A police officer, usually trained to separate personal feelings and beliefs from his work, is nevertheless a human being.  And since 1973, abortion has affected vast numbers among our population.  Nearly everyone now knows someone who has had an abortion, or has at least considered one.  Nearly everyone has a sister or a brother or a cousin or a friend who has been touched by this pervasive "choice."  A large proportion of women have had abortions, and they serve as police officers too. 

So, how do you think it affects them when they see up close and personal something they have been taught to think of as something else entirely?  How does an officer react if he has been party to an abortion once he sees the tiny hands and feet of a real baby now dead?  Just seeing the tormented, very discernable, bloody face of a totally innocent baby's head, being held by surgical forceps would be enough to cause rage in any sane person.  So, how would you feel if you suddenly were faced with a heinous act you yourself had partaken in or supported?

Precisely.  Before we excised the word, "sin," from our public vocabulary, we called that feeling the justified torment of shameful guilt.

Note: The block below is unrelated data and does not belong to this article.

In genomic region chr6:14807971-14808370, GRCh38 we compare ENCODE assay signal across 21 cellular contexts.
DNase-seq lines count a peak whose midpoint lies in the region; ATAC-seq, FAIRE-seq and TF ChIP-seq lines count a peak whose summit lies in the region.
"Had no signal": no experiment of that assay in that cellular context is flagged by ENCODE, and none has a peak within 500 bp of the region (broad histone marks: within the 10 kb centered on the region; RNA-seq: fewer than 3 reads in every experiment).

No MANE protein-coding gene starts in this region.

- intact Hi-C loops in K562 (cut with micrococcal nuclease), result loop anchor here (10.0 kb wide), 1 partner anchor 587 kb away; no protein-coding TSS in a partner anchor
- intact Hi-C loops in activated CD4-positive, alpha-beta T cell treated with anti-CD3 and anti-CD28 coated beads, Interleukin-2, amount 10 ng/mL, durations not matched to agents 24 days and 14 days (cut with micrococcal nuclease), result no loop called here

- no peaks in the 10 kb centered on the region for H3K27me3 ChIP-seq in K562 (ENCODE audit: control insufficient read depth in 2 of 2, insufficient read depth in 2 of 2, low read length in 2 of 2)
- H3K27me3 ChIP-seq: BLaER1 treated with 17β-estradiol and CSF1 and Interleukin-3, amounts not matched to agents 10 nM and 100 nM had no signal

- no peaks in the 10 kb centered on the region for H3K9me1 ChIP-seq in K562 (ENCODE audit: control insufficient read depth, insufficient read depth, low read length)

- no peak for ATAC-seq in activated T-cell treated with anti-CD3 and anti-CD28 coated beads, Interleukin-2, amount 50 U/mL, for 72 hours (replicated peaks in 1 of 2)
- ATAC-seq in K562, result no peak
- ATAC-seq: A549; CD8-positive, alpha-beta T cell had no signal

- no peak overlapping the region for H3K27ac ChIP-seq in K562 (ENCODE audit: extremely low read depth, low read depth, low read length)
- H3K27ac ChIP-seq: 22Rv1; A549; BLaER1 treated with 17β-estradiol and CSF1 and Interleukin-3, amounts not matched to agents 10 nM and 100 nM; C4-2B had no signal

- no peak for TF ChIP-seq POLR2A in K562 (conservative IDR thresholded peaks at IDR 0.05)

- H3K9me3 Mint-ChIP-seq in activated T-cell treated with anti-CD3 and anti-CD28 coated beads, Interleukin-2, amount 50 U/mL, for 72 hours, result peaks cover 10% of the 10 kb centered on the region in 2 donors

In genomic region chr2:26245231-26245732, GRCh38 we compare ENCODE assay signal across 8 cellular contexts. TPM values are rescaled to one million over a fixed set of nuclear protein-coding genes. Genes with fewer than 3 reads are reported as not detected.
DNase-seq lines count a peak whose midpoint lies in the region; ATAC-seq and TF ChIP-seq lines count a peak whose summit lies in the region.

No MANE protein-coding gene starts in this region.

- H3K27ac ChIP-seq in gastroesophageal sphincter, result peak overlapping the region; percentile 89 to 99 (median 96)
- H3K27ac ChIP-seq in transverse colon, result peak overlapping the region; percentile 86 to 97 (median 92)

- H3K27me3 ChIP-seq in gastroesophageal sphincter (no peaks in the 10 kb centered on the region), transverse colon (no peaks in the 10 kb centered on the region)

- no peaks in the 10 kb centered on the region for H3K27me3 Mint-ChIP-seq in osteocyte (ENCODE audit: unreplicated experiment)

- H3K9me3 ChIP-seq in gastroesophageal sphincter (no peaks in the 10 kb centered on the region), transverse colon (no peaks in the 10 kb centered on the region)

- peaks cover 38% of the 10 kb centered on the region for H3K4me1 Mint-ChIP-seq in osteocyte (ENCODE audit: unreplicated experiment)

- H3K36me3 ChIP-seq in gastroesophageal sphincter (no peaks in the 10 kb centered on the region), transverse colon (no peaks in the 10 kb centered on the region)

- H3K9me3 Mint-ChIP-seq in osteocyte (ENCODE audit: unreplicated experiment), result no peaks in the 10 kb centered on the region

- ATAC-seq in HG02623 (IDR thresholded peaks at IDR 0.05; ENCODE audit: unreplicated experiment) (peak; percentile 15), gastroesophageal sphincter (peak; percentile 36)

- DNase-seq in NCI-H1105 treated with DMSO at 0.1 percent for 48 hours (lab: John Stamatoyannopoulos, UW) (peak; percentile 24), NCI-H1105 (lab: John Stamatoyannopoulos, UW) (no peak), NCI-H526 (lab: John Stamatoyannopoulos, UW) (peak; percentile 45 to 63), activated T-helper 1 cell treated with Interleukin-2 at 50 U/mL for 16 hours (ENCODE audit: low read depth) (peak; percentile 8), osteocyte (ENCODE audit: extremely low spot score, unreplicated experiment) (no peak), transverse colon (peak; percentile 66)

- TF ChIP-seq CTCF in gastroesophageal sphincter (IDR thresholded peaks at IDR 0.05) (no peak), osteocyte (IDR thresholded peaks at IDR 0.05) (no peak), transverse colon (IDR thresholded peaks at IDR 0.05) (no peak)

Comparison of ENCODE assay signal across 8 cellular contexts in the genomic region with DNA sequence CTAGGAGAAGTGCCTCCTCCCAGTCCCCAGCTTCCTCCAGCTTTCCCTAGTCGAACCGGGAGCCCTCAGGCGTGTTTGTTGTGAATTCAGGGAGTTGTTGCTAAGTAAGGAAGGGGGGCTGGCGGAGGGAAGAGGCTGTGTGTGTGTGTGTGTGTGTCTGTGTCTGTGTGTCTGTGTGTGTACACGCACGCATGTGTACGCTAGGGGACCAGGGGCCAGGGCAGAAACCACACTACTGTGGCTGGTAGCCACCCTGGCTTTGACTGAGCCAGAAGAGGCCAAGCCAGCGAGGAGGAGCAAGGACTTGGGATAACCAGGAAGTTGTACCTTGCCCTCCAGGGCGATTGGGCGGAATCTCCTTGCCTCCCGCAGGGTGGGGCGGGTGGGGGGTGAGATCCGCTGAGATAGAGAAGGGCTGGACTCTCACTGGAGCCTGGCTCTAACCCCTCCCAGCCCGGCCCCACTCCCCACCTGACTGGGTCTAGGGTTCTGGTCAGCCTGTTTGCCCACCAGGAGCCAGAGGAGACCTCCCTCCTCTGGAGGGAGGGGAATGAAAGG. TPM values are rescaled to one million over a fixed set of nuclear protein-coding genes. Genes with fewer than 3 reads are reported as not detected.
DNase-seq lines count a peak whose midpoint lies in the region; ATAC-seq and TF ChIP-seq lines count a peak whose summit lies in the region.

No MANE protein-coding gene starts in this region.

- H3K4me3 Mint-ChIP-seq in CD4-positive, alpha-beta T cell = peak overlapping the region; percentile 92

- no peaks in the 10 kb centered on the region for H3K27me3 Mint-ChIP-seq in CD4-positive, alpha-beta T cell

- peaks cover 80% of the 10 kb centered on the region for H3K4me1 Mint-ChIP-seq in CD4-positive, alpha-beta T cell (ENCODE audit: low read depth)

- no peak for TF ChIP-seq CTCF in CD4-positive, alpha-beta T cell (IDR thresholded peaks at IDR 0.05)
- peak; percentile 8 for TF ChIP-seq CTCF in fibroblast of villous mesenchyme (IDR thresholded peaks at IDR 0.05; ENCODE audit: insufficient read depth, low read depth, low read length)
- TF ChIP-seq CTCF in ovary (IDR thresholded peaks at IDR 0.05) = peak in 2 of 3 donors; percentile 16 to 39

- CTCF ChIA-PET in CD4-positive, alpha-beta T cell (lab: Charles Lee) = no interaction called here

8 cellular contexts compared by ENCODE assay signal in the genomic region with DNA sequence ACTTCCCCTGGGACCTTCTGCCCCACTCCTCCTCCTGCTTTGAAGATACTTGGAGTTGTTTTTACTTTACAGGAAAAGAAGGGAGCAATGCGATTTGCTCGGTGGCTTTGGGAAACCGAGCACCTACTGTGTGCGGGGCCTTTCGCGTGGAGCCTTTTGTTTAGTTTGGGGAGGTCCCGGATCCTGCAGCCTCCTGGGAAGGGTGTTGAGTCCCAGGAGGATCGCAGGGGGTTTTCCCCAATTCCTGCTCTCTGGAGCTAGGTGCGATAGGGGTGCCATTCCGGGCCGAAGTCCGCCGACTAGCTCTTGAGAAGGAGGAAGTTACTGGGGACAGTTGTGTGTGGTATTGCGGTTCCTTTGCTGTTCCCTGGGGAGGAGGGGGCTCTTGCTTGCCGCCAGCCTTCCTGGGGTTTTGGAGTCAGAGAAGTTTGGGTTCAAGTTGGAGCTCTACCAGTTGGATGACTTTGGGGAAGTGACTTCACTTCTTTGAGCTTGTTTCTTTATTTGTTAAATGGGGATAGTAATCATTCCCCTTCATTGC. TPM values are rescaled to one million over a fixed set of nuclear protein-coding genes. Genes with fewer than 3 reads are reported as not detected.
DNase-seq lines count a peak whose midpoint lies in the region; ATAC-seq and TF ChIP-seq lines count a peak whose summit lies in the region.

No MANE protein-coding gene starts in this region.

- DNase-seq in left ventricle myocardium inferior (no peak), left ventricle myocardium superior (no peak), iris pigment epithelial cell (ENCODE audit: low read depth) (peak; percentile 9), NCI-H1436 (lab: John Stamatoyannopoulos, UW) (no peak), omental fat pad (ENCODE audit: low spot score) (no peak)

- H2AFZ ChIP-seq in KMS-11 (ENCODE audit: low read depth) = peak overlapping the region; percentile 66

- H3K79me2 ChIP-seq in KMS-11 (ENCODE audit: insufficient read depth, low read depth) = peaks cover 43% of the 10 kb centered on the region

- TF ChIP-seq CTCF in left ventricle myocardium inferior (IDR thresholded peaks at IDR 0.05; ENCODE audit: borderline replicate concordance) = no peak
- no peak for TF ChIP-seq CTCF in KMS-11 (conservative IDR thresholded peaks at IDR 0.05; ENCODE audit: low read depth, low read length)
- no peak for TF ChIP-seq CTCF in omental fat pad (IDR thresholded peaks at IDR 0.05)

The wave of guilt, anger and anguished denial appears to have completely overcome some of these officers.  In Atlanta two weeks ago, the arresting officers not only locked up the driver of the Truth Truck, they destroyed the pictures and did damage to the truck.  Mr. Thompson told me of another such incident, which happened a few years ago in Royal Oak, Michigan.  There, too, the police officers did a great deal of physical damage, and in resulting litigation (Plaintiff represented by Thomas More Law Center), the community's taxpayers paid out in excess of $25,000 in damages.  This kind of personal anger on the part of law enforcement officials doesn't come cheap; these are not the acts of dispassionate professionals. 

The last time a political issue stirred this much passionate anger on both sides of the debate occurred over 100 years ago, and the issue was slavery.  The abolitionists vs. the slavers.  It wasn't pretty; it played out badly.  It took a Civil War, another 100 years of institutionalized denial and a national movement for civil rights before the wounds even began to be stitched up so they could start to heal.

The Abortion War began in 1973, 34 years ago, and still it rages.  What will it take to stop it?  Only God knows.  But every time one of us sees a picture of an aborted baby, he can be certain of this one thing:  God has personally witnessed the private killing of each and every one of these babies, and I think He is counting.  If seeing just one abortion picture is enough to cause rage in a man or a woman, what can we imagine God is feeling?

Abortion is an American "choice" that may well have consequences, which haven't even begun to be known.  I shudder just to think of it.  May God have mercy on our souls. 

Kyle-Anne Shiver is a frequent contributor to American Thinker.  She welcomes your comments at
If you experience technical problems, please write to